2012 Farm Bill: Good Nutrition Is More Than Homegrown
By Bruce Knight
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More than 70 percent of USDA's budget is devoted to programs to increase food security and reduce hunger, such as SNAP (Supplemental Nutrition Assistance Program, formerly food stamps) and food distribution programs. At the same time, our nation is fighting an obesity epidemic involving more than one-third of adults and 17 percent of children. As we develop a new farm bill, we need to find a way to see that our national efforts to boost food purchases also help decrease waistlines.
On March 7, the Senate Agriculture Committee will be considering “innovative opportunities in agriculture through policies that assist the development of local markets for farmers-connecting them to the growing consumer demand for locally-produced, healthy food options.” As part of this process, we need to identify ways to improve nutrition along with simply funding the purchase of more food. While obesity rates are alarming for all populations, low-income populations tend to experience higher rates of obesity and are more likely to be overweight. There must be a connection between funding food assistance programs and promoting healthy eating through nutrition education and other initiatives.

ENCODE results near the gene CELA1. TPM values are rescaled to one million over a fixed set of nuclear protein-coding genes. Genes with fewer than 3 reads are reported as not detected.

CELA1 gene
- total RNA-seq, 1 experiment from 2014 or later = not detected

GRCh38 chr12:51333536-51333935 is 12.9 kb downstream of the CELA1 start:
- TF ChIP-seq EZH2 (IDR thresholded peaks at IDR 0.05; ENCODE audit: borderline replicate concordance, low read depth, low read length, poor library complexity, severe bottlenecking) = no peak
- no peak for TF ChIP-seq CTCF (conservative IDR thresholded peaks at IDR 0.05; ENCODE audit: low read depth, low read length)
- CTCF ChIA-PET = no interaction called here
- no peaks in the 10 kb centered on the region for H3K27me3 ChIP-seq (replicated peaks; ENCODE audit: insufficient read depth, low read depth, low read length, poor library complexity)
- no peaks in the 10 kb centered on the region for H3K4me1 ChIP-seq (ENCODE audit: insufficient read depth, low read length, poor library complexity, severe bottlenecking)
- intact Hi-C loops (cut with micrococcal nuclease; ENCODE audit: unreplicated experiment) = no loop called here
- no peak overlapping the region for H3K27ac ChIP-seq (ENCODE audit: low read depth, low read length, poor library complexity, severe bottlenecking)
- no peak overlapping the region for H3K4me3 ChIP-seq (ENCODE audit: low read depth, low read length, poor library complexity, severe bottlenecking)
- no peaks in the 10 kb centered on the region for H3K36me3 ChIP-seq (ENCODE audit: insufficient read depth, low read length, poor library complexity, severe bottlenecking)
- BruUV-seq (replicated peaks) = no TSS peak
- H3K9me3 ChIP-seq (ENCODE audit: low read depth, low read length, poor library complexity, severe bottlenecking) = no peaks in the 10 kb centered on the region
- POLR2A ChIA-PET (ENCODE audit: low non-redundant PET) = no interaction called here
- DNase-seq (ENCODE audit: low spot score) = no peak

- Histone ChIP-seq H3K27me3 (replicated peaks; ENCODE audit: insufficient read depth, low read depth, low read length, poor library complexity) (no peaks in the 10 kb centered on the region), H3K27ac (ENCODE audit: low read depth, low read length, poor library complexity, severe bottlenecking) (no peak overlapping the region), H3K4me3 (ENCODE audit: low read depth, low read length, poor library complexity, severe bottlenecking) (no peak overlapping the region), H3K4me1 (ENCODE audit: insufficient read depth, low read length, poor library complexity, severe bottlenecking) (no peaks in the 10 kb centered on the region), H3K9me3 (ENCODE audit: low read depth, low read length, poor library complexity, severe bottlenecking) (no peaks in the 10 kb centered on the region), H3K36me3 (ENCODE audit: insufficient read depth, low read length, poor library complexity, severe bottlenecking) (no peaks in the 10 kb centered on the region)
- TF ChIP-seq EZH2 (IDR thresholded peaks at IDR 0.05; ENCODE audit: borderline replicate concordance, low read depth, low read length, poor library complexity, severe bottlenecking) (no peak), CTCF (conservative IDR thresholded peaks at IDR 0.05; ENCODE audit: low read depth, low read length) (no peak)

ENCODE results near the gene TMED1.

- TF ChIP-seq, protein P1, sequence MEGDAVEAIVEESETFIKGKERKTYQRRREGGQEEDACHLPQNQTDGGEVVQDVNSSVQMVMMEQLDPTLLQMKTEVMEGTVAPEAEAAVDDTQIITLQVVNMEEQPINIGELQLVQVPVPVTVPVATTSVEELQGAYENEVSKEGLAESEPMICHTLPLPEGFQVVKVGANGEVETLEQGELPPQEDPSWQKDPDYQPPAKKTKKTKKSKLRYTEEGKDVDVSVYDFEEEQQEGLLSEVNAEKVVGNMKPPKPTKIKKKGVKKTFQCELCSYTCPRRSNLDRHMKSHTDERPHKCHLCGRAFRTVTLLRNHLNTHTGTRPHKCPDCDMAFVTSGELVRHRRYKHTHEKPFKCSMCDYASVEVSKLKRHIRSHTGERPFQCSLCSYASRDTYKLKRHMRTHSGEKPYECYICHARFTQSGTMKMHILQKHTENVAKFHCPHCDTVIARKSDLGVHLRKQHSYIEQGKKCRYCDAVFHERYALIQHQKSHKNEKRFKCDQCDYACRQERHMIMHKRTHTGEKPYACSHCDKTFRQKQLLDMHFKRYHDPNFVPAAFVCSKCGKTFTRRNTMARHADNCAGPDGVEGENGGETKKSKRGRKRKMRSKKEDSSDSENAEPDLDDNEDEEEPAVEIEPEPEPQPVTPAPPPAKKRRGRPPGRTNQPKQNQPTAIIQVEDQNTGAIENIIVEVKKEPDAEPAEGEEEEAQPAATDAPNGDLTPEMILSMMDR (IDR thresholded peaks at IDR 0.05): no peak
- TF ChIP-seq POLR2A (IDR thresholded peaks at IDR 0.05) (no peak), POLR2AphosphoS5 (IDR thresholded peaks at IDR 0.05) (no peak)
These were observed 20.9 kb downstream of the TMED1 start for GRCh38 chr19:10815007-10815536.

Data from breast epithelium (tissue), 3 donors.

Increasing consumption of fruits and vegetables is one of the most effective dietary means to combat obesity as well as reduce risk of chronic disease. These foods are high in nutrients and generally low in calories. USDA's dietary guidelines now called “My Plate” illustrate this simply-half the plate is filled with fruits and vegetables, with room on the other half for whole grains and lean meat and other proteins, and of course, not forgetting a place for low-fat dairy. Some have suggested a regulatory approach might be effective, such as limiting the purchase of high calorie, low nutrient foods for SNAP recipients. However, I believe other strategies will prove more effective in the long run. Initiatives that support filling the half plate, such as the Healthy Incentives Pilot and increasing fruits and vegetables in schools, as well as those that educate consumers on the nutritional value and health appeal of foods that can help them maintain an optimum weight are the better approach.
One way to encourage fruit and vegetable purchases for all could be greater promotion of these foods through the collaborative voice of farmers. The check-off programs should step up and take the lead here.
Another resource is the growing local food movement, which is helping farmers market their produce, both organic and conventionally grown, through local venues. This is a growing option that enables producers with mid-size farms to reach a broader array of customers.